Construction industry in Russia to resume growth in 2016
According to PMR, in 2013 the construction industry was impeded only by civil engineering construction. This trend continued in 2014, but a fall in non-residential construction activity was also recorded last year. Many new developments have been postponed, and this has ultimately delayed the expansion of Russia’s still struggling construction industry.
A substantial proportion of civil engineering construction output is generated by state-funded transport infrastructure construction projects, and by incentives rolled out by companies in the oil and gas industry and the mining and metallurgical industry. Furthermore, construction output in the Southern Federal District collapsed by 18.8 percent in 2014, a reflection mostly of the completion of the preparations for the 2014 Sochi Winter Olympics, which had provided solid support for construction output in the region between 2010 and 2013.
As indicated by the results of PMR’s latest report, entitled “Construction sector in Russia H1 2015. Development forecasts for 2015-2020”, the Russian construction industry has recorded a substantial deterioration in the last couple of years. According to preliminary data, Russian construction output contracted by 4.5 percent year on year in 2014, after the 0.1 percent expansion achieved a year before.
In 2014 the industry’s growth performance deteriorated significantly. According to PMR, the key factors contributing to the decline in construction activity in the last few years are:
Weak economic growth, with the GDP growth rate falling to 0.6 percent in 2014 from 1.3 percent a year earlier and expected to contract more than 3 percent in 2015.
Lack of growth in fixed capital investments, which underwent a 2.7 percent year-on-year decline in 2014, following a weak 0.8 percent growth recorded a year before. This indicator expanded by 10.8 percent and 6.8 percent in 2011 and 2012, respectively. Among the key factors that contributed to the decline in fixed capital investments in 2014 were the rouble’s double-figure devaluation, which has made imports significantly more expensive, the sharply deteriorating macroeconomic performances in Russia and negative revisions for economic development in the near future.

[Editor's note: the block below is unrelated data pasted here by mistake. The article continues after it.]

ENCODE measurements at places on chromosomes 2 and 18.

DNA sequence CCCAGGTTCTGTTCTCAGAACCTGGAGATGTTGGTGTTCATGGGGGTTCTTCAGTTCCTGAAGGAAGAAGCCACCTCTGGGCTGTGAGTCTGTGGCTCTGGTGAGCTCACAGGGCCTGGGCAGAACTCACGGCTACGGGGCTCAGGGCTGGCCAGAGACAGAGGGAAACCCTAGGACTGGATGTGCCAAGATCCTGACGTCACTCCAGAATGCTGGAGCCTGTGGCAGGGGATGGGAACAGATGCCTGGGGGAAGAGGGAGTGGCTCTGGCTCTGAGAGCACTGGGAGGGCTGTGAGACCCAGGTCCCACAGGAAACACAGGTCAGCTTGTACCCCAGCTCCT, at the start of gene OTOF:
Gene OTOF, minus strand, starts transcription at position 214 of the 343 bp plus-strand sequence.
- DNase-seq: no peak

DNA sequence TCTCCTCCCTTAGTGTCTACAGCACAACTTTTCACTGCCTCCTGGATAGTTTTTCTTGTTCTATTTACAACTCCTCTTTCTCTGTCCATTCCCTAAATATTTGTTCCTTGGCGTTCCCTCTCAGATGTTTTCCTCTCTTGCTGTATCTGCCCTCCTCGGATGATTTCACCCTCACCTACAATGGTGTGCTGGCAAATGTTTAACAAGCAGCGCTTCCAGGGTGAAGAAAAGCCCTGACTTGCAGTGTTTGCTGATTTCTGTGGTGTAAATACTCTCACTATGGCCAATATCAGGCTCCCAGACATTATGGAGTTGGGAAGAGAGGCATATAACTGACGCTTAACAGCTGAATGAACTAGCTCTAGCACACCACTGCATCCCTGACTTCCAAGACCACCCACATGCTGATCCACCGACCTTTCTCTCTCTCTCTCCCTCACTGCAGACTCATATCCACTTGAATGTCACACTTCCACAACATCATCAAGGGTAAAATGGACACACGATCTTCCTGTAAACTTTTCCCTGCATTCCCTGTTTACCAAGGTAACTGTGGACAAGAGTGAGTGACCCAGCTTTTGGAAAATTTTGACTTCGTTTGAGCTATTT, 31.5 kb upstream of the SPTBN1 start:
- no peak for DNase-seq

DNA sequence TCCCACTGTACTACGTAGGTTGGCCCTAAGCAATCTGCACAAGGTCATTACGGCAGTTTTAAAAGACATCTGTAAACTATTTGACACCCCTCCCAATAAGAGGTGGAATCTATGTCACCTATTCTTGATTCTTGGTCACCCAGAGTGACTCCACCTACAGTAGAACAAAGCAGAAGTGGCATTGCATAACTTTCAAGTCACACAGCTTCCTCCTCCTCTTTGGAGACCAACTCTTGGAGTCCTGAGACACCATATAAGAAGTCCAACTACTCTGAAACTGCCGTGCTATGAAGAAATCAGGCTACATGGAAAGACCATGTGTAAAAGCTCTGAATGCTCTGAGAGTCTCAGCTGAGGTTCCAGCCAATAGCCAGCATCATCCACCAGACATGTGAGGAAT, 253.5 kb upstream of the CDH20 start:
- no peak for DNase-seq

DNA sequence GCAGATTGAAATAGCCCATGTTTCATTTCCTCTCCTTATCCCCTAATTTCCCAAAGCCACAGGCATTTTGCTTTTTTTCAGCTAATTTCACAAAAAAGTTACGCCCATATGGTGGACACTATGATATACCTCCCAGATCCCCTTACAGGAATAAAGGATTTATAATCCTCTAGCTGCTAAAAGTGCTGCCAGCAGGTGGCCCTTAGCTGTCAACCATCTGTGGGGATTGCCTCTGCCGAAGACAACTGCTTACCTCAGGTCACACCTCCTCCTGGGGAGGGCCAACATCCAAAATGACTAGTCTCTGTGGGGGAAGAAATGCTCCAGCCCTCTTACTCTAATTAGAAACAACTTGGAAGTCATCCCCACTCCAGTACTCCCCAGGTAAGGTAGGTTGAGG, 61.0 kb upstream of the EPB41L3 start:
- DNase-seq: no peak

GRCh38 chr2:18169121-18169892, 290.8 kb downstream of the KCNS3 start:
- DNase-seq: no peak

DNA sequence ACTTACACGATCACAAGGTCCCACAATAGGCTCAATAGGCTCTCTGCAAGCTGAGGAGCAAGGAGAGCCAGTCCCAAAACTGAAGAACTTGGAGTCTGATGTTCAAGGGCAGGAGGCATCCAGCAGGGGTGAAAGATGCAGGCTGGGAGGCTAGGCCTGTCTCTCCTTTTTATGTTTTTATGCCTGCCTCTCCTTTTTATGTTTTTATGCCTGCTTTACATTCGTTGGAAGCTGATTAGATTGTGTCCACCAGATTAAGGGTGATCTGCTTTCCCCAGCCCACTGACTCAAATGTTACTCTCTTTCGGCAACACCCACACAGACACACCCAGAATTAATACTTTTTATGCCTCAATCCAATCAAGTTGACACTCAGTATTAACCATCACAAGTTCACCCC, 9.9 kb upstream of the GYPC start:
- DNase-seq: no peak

In addition, construction output in the Urals Federal District fell by around 5 percent last year, mostly because of a reduction in investment in oil and gas, and in electricity generation infrastructure-related projects. The key impediments to civil engineering construction output in 2014 included the following factors:
the federal road fund’s budget came to RUB 536 billion (€10.6 billion) in 2014, whereas a year earlier the figure was RUB 525 billion, a more than 2 percent year-on-year contraction in real terms in 2014 the RZhD’s investment budget for infrastructure projects was expected to fall 15 percent short of the figure seen a year earlier in 2014 oil and gas companies started to cut previously planned investment programmes, mostly because of the deteriorating fund-raising environment for Russian energy companies in the wake of industry-specific sanctions imposed by the developed countries, along with the substantial devaluation of the rouble, which eventually made the import of technologies more expensive.
The government-targeted programmes aimed at modernising the country’s transport, energy and social infrastructure have played an important part in the construction industry’s evolution in recent years. Multi-billion projects implemented as part of the preparations for the 2014 Sochi Winter Olympics also provided a considerable boost to the market. In addition, a steady increase in real disposable personal incomes has supported a steady improvement in residential construction.
According to PMR, the construction industry in Russia is projected to resume growth in 2016, mostly thanks to the following factors:
low base effect created after a notable contraction in 2015 preparation for the 2018 FIFA World Cup will start to go through the active stages of many of its large-scale infrastructure projects in H2 2015 the inflation in Russia will start to ease gradually, thus creating background to the Central Bank for further rate cuts which ultimately will encourage banks to offer less expensive loans.
Furthermore, political tensions between Russia and the developed countries are expected to ease gradually from 2016 onwards, with Russia being more interested in improving deteriorating relationships, as oil prices will not rebound to triple-figure values in the near future. Oil prices are of critical importance for the Russian economy. The country’s federal budget for the period 2015-2017, originally approved in November 2014, was based on a predicted average price of about $96 per barrel for the period in question, and the budget deficit was expected to be maintained at 0.5 percent of GDP in 2015 and 0.6 percent for the following two years. However, oil prices are expected to fluctuate mostly in the $45-65/barrel range in 2015, with a year-on-year increase in the average price of up to 10 percent in 2016. Low oil prices in the next few years will “consume” more than half of the government’s current foreign currency reserves by the end of 2016 because of the necessity to fill gaps in the budget. The Central Bank’s foreign currency reserves are expected to dwindle further, and by the end of 2015 these will have fallen most likely to $310-330 billion, down from about $500 billion at the beginning of 2014. All of these factors will, to some extent, force the Russian political elite to improve relationships with the developed countries, which are considered prerequisites to regaining access to long-term international funding.